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How Much Does a Floodlight Cost?
Although the price will depend primarily on the floodlight chosen and the cost of electrical labor in your area, the national average to install an outdoor floodlight is about $450. Most people spend $250 to $800 on the project.
Floodlight Cost Considerations
There are many floodlights on the market, and the amount you will spend hinges on the style, size, and features you require. Consumers must first determine the area to get illuminated, the lights’ purpose, and consider all the required components.
LED vs. Halogen/Incandescent
Although more expensive initially, LED floodlights use less energy. LED lighting lasts around 50,000 hours, or seven to ten years. The recent rise in popularity of these two technologies has lowered the price significantly.
LED fixtures usually cost between $75 and $200 for the hardware. A floodlight with integrated LED lamps also offset the cost of purchasing lamps for the fixture, and down the road. Learn more about LED lighting costs and savings.
A dependable solar LED floodlight will range from $100 – $500. Although the hardware is more expensive than a standard floodlight, these might actually cost less to install as new wiring might not be required.
Motion Sensors and Timers
Motion sensors and timers could add another $25 – $50 to the price when built into the lights. However, hiring an electrician to add one of these options later will cost significantly more, due primarily to labor cost.
The IP in the waterproof rating is an acronym for Ingress Protection. For instance, IP65 is a two-part formula. The first digit, in this case 6, gives us the rating for solids; like dust. The second number provides the amount of liquid resistance.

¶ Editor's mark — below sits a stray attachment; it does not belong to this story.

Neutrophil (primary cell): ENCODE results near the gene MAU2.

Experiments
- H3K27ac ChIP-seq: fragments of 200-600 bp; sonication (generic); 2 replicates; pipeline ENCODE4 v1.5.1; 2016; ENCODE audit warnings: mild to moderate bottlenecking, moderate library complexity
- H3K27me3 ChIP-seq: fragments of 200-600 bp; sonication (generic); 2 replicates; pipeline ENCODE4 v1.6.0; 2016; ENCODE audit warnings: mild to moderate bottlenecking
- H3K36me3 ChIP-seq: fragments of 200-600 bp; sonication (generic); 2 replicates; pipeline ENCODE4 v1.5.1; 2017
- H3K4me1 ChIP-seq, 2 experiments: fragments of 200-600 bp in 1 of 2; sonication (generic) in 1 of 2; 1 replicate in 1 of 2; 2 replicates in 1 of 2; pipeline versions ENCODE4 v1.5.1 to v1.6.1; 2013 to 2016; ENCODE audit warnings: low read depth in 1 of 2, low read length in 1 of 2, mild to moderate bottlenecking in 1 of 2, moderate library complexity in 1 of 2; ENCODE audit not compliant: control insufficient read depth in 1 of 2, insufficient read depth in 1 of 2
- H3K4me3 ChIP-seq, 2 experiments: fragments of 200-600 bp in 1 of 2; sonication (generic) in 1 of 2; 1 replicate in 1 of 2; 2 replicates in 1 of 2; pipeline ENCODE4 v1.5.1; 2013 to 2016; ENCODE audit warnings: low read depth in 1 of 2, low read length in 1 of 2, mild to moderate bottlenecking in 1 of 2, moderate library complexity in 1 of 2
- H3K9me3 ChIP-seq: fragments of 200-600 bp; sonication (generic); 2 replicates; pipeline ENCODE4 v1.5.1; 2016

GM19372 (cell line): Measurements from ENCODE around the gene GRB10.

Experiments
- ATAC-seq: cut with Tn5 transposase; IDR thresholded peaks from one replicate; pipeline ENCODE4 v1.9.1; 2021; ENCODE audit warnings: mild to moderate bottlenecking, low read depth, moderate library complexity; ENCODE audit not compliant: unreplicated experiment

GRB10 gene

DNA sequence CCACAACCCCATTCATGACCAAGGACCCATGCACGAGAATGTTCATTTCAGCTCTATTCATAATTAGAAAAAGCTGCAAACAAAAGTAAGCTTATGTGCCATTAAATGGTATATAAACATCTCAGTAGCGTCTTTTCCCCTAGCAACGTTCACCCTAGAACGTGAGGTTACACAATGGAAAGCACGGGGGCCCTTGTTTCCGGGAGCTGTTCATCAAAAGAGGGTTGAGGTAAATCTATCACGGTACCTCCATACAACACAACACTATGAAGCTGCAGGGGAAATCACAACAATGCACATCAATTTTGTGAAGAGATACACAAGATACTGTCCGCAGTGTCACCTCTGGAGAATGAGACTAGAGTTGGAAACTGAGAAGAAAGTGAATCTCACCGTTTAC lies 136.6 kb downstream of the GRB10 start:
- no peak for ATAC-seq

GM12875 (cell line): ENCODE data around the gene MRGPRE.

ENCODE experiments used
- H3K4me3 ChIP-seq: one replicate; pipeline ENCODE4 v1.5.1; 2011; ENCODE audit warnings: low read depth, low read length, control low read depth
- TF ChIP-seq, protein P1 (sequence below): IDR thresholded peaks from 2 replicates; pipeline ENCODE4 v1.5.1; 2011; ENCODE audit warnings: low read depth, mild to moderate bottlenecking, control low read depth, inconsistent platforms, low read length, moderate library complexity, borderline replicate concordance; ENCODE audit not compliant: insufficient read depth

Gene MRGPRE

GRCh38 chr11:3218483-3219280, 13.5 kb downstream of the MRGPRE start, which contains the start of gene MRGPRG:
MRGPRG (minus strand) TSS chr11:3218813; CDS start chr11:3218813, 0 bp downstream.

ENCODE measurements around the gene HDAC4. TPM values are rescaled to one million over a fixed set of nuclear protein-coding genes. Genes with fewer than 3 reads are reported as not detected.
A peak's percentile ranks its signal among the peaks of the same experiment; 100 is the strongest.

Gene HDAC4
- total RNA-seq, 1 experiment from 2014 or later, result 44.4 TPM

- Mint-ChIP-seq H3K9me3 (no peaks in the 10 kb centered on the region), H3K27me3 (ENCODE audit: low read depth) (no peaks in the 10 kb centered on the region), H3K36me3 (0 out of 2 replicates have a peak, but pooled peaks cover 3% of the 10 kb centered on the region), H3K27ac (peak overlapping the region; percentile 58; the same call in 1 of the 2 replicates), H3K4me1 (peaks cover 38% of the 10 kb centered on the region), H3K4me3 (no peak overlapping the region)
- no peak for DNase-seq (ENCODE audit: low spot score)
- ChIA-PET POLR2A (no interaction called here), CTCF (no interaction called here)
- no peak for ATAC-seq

Therefore, an IP65 rating is dust tight and water resistant. IP68 is considered dust tight and waterproof when submerged up to one meter continuously.
A 200-480-watt (W) (600-1500W incandescent equivalent) LED floodlight with IP65 will cost between $200 and $400, before installation. Electricians will charge $50 to $100 per hour for labor.
Ground Fault Circuit Interrupter
If a ground fault circuit interrupter (GFCI) is required for outdoor fixtures, or added circuit breaker is needed, either one could raise the price of installation dramatically. GFCI outlets average $325, and a new circuit panel is $1,500 – $3,000.
If new wiring is needed for the fixture, the cost of the project could go up depending on how challenging it will be to add wiring for the light and switch. This could be a relatively fast project if there is an outlet nearby, or a time-consuming project if adding new wiring is difficult.
The cost of this will vary from home to home since every project is unique, but expect at least one to two hours of additional time to add the wiring. Adding new wiring usually costs $100 to $300 for labor and material.
Electrical permits usually cost between $20 to $100, depending on your project. A permit may or may not be required for your project depending on the location and scope of work. Consult with your electrician to determine if this is necessary.
A Professional Installation is Your Safest Option
You should probably not just run a waterproof extension cord to the location you want to install the floodlight. The safest option is to hire a professional to install your floodlight permanently, so can concentrate on the more important things in your life. This might also be a legal requirement depending on your area.
Try our electrician locator to find professionals in your area.
Check out some of our other electrical calculators and resources.
All pricing information on this page is based on average industry costs, and is subject to variance for project-specific materials, labor rates, and requirements.
- U.S. Department of Energy, How Energy-Efficient Light Bulbs Compare with Traditional Incandescents, https://www.energy.gov/energysaver/save-electricity-and-fuel/lighting-choices-save-you-money/how-energy-efficient-light
- Sara Ellis, Impact of environmental hazards on internal soiling within concentrator photovoltaic (CPV) modules, AIP Conference Proceedings, 2014, 1616, 246-249. https://doi.org/10.1063/1.4897071